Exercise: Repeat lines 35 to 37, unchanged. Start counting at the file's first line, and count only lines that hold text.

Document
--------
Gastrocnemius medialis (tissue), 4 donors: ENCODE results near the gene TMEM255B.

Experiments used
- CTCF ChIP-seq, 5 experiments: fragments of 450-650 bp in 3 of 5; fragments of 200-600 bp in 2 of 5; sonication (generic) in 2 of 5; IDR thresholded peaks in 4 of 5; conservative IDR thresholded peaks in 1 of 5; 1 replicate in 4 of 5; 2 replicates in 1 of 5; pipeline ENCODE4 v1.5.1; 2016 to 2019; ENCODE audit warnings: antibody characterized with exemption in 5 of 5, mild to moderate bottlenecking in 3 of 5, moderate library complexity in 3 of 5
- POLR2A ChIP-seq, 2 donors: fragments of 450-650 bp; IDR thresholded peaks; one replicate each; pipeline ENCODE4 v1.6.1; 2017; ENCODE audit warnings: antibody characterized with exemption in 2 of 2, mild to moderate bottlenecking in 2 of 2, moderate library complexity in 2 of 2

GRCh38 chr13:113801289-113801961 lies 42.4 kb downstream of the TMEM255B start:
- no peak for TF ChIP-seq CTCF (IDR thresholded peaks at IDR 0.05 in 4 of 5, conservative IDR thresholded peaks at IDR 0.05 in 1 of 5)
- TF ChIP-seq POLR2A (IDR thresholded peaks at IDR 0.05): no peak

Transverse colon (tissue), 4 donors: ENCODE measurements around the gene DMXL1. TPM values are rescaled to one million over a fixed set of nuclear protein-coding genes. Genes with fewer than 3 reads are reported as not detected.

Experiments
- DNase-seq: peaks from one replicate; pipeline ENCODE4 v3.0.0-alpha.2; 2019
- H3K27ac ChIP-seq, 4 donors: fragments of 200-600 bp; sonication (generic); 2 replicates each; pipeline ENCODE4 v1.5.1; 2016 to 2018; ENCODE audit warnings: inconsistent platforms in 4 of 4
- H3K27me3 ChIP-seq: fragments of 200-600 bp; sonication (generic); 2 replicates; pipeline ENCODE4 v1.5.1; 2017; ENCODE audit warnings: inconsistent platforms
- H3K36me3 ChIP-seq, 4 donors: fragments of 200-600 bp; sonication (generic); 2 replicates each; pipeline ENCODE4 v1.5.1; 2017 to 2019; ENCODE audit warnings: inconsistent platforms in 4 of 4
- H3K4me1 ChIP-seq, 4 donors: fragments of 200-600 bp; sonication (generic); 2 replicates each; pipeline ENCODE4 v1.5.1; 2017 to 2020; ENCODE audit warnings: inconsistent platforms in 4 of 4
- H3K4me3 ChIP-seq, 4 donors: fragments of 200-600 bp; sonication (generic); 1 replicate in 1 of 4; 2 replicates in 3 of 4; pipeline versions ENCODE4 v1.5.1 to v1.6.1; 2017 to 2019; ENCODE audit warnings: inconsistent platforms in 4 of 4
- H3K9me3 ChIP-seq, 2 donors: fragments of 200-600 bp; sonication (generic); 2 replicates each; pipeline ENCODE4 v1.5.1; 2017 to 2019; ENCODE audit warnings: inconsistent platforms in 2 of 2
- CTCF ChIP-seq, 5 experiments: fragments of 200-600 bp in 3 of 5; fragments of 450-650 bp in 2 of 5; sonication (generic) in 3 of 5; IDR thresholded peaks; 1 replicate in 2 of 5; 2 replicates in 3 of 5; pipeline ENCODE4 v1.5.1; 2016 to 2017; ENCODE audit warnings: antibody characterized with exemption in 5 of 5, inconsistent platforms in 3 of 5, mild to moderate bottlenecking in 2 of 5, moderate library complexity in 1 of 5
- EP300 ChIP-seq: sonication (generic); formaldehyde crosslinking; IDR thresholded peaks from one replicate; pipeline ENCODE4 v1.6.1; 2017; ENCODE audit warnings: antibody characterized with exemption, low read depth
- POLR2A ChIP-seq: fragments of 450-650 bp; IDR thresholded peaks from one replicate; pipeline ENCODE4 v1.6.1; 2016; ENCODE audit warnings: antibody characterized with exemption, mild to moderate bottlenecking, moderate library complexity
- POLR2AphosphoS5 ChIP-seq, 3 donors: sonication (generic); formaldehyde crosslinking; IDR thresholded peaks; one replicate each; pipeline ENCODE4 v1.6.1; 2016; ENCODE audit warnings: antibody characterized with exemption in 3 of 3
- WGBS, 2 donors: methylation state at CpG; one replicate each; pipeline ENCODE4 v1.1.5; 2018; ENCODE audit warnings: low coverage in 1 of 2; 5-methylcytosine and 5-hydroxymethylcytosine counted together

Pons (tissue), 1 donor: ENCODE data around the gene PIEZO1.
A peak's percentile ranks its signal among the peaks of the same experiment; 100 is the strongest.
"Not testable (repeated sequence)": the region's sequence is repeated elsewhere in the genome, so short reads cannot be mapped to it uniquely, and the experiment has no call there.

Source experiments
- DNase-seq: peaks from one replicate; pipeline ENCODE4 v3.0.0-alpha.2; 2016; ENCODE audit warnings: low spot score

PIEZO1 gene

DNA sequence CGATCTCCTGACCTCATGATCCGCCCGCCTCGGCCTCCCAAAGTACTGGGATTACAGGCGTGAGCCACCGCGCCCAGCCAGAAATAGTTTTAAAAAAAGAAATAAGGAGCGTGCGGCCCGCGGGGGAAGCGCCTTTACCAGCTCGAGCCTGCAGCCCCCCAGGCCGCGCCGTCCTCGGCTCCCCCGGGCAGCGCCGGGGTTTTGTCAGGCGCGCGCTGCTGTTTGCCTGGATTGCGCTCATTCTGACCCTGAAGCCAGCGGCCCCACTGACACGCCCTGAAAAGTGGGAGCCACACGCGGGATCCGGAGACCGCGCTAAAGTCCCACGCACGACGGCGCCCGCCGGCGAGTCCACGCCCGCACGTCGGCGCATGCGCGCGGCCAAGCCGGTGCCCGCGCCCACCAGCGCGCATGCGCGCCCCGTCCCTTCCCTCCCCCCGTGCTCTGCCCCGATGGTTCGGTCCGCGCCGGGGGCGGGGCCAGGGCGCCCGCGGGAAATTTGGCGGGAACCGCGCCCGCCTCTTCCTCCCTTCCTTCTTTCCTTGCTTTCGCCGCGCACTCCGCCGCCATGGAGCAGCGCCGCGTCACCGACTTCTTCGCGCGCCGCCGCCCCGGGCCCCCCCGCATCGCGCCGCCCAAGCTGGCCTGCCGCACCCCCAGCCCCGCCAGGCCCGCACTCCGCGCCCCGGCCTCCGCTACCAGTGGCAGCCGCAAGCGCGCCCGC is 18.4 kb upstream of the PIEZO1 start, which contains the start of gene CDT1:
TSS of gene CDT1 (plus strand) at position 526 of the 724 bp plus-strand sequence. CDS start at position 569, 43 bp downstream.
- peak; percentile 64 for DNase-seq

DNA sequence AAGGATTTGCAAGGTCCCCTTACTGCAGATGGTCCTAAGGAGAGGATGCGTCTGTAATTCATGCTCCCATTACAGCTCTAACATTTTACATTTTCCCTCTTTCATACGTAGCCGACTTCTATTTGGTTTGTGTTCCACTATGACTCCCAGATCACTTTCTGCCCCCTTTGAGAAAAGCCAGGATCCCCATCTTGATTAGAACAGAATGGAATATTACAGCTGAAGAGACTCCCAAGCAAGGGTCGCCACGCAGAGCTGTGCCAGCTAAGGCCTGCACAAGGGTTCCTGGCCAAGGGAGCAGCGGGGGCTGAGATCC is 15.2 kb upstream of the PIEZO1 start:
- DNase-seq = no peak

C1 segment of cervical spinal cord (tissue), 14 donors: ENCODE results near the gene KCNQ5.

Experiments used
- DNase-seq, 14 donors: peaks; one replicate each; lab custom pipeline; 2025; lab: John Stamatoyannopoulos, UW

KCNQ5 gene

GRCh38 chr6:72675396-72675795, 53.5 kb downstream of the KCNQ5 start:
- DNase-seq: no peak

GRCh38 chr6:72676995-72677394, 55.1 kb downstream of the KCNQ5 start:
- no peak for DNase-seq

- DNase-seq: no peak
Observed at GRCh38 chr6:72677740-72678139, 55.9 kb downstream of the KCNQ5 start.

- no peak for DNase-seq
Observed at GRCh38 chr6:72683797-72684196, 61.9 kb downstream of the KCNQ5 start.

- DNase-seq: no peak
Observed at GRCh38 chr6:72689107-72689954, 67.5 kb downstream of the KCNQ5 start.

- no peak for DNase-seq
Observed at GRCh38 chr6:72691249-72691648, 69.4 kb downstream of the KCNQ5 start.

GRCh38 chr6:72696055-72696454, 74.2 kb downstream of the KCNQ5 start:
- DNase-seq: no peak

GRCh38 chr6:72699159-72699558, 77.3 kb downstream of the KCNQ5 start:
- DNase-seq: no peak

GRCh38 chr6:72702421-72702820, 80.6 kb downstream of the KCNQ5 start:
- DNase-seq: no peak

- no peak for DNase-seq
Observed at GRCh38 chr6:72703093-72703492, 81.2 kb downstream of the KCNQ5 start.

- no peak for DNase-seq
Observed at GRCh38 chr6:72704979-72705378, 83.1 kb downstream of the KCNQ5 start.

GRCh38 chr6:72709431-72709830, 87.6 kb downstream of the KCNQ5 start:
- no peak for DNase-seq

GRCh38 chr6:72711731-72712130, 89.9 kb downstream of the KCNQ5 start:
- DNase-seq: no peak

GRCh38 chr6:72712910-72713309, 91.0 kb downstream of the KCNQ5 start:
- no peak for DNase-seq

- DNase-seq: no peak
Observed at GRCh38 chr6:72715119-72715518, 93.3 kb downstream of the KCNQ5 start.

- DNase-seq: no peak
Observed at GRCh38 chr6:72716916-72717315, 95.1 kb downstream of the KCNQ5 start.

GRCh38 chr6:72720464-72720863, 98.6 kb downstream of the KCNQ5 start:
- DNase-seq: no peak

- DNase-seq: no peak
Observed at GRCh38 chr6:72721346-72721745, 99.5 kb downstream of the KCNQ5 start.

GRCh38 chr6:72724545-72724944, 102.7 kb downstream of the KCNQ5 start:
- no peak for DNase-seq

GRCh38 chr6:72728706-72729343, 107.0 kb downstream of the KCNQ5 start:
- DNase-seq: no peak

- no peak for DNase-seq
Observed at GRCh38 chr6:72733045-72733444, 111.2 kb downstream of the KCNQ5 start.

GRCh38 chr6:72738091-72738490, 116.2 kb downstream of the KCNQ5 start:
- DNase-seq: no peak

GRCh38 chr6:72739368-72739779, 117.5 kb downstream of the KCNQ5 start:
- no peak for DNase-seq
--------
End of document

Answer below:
- DNase-seq, 14 donors: peaks; one replicate each; lab custom pipeline; 2025; lab: John Stamatoyannopoulos, UW

KCNQ5 gene

GRCh38 chr6:72675396-72675795, 53.5 kb downstream of the KCNQ5 start: